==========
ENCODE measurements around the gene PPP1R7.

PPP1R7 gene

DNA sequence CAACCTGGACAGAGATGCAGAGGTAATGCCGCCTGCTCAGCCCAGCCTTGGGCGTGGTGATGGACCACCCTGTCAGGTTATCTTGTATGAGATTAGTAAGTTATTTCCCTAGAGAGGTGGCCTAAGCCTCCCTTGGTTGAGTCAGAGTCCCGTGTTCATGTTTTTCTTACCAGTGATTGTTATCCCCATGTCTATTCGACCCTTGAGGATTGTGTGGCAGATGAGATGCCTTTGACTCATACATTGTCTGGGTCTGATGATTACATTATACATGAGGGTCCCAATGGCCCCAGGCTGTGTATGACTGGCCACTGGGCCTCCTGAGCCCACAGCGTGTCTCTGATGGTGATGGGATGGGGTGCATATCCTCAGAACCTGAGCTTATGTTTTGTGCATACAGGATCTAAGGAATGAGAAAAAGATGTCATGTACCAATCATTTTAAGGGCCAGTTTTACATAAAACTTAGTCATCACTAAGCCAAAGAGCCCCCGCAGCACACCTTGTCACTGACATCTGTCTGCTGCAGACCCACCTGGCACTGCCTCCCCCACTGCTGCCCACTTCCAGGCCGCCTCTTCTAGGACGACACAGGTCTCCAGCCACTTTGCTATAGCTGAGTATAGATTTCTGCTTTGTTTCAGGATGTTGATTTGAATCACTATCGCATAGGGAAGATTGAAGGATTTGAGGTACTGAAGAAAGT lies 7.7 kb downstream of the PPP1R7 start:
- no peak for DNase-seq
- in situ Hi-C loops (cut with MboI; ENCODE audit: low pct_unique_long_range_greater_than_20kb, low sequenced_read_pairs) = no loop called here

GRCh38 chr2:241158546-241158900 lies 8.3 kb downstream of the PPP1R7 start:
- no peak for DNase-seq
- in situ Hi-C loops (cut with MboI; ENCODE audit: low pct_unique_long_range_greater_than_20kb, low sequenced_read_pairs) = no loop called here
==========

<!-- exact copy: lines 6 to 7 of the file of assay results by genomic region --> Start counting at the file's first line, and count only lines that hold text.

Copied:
GRCh38 chr2:241158546-241158900 lies 8.3 kb downstream of the PPP1R7 start:
- no peak for DNase-seq